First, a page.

What's all this about iTunes erasing iPods?

Discussion in 'iPod' started by stevento, Jan 7, 2007.

  1. stevento macrumors 6502


    Dec 10, 2006
    Los Angeles
    What is this about iTunes wiping iPods clear?
    I have heard that iTunes would just wipe out an entire collection on an iPod. I have used many people computers to put music on my nanos, never once have I had anything erased.
    This scares me.
  2. psychofreak Retired


    May 16, 2006
    If you have automatic sync selected, it syncs to the computer connected. If this isn't the computer that the iPod was filled from originally, data is erased, to be replace by the iTunes library of the second computer.

    Hope thats what you're looking for.
  3. notjustjay macrumors 603


    Sep 19, 2003
    Canada, eh?
    psychofreak is correct.

    It's not like it will just randomly happen to people. For this to happen, you must do four things:

    1. Turn iPod/iTunes syncing to manual.
    2. Put music on your iPod by dragging and dropping from iTunes into the iPod.
    3. NOT have that music in your iTunes library (e.g. delete it from your hard drive).
    4. Turn iPod syncing back to automatic.

    iTunes is just dutifully following directions, wiping whatever's on your iPod so it equals the state of your iTunes library.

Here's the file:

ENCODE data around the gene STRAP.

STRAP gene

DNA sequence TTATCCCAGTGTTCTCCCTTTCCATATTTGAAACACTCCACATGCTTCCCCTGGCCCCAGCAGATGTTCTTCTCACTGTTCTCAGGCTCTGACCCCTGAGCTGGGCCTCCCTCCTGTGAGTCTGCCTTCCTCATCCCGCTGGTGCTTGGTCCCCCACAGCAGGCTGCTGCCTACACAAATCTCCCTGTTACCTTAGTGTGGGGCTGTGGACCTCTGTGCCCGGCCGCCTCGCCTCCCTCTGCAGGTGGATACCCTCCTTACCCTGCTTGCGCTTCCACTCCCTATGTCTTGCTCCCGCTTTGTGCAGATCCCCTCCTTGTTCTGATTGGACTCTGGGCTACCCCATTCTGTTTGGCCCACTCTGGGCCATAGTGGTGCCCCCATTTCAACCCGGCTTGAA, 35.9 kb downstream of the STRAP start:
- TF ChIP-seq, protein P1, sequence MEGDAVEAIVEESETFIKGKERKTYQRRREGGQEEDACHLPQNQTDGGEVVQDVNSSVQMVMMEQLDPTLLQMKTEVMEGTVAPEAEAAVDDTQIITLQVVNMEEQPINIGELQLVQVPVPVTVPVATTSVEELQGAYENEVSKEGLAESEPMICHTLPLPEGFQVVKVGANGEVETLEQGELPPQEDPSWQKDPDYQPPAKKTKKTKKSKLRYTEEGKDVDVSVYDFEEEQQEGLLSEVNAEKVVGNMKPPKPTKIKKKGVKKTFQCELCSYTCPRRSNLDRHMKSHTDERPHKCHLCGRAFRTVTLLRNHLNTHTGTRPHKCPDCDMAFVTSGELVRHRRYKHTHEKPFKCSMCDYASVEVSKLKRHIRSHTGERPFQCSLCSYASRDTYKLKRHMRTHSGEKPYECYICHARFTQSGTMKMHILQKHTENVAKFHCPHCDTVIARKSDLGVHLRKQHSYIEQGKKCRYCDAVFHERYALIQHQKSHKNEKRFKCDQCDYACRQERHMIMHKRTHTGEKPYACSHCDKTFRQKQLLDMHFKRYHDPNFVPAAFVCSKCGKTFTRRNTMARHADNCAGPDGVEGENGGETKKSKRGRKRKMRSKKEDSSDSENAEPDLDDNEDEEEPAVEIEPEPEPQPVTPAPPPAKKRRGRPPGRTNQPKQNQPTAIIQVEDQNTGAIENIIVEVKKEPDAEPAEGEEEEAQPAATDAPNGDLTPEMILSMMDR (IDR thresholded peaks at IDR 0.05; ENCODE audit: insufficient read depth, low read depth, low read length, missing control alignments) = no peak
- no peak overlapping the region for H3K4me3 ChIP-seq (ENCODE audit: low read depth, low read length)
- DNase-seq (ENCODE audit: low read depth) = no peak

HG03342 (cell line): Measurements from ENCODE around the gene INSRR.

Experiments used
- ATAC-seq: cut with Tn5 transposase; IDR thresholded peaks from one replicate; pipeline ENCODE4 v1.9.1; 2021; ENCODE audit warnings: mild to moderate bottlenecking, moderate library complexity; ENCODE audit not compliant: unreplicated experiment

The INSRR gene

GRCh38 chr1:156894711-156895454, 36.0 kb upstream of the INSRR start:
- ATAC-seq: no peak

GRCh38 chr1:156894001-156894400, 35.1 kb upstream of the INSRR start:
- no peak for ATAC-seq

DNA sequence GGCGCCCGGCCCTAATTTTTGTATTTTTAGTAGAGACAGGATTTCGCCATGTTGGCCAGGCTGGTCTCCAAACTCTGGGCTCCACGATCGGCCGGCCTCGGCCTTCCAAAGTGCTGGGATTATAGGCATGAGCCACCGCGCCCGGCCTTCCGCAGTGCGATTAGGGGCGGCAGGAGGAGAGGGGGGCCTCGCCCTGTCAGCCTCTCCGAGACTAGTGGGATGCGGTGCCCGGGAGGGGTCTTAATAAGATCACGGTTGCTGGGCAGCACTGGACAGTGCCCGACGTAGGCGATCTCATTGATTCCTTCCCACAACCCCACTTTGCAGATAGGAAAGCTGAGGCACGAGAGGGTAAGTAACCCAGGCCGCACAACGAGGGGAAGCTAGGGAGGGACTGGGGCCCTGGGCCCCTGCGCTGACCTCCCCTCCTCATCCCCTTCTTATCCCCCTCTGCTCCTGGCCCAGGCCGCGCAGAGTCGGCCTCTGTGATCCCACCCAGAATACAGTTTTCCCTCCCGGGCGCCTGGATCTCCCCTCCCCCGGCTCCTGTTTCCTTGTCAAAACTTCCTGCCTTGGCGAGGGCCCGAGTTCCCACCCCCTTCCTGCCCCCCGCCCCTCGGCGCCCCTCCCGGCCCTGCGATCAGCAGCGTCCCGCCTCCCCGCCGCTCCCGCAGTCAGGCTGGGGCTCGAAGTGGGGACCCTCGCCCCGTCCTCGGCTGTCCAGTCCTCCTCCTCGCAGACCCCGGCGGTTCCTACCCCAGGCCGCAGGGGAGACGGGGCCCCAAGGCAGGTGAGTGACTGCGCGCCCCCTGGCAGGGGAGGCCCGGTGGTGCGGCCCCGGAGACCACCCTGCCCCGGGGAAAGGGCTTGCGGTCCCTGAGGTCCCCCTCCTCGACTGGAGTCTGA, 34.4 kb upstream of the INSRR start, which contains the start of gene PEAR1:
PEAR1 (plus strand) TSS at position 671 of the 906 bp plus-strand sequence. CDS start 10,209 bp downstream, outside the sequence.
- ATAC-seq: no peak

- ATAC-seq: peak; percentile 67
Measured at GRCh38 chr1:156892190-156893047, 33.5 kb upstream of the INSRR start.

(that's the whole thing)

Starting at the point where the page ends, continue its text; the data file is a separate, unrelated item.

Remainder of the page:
That said, this happened to me shortly after I finished ripping ALL of my CD's to my first iPod (and removed the mp3's from my iTunes library to save hard disk space). I turned on automatic syncing by accident. Poof! All my songs disappeared. I was so mad, I stopped using the iPod, and sold it a few months later.

    I maintain that iTunes should have a "warning, are you sure?" dialog when you turn on automatic syncing on an iPod that's not empty.
  4. gnasher729 macrumors P6


    Nov 25, 2005
    The iPod is just an extension of your computer. It just reflects what is on your computer. Connect an 80 GB iPod to a Macintosh with tons of music in iTunes, the music gets copied to the iPod. Connect it to another Mac, that music is removed and the music of the other Mac copied. Connect it to a third Mac with nothing in iTunes, everything is erased. Connect it back to the first Mac, all the music is back.

    And as you probably have been told about a few hundred times, make backups. iTunes->Preferences->Advanced->Burning->Data CD, then burn your whole library, preferably on DVDs. If anything goes wrong, import from those DVDs again.
  5. ps56k macrumors member


    Oct 5, 2005
    I know about the sync concern - manual vs auto -
    and how it relates to re-establishing the ipod music.

    How about this situation....
    A neighbor called, as their kid has a new shuffle,
    but their kid's computer is not on the Internet.

    So, we dragged our laptop over,
    and was showing them itunes.
    I downloaded the latest version to CDrom
    for the kid's computer...(no internet connection)
    BUT - told them that anything rip'd would not
    have the CDDB info - it would all be blank.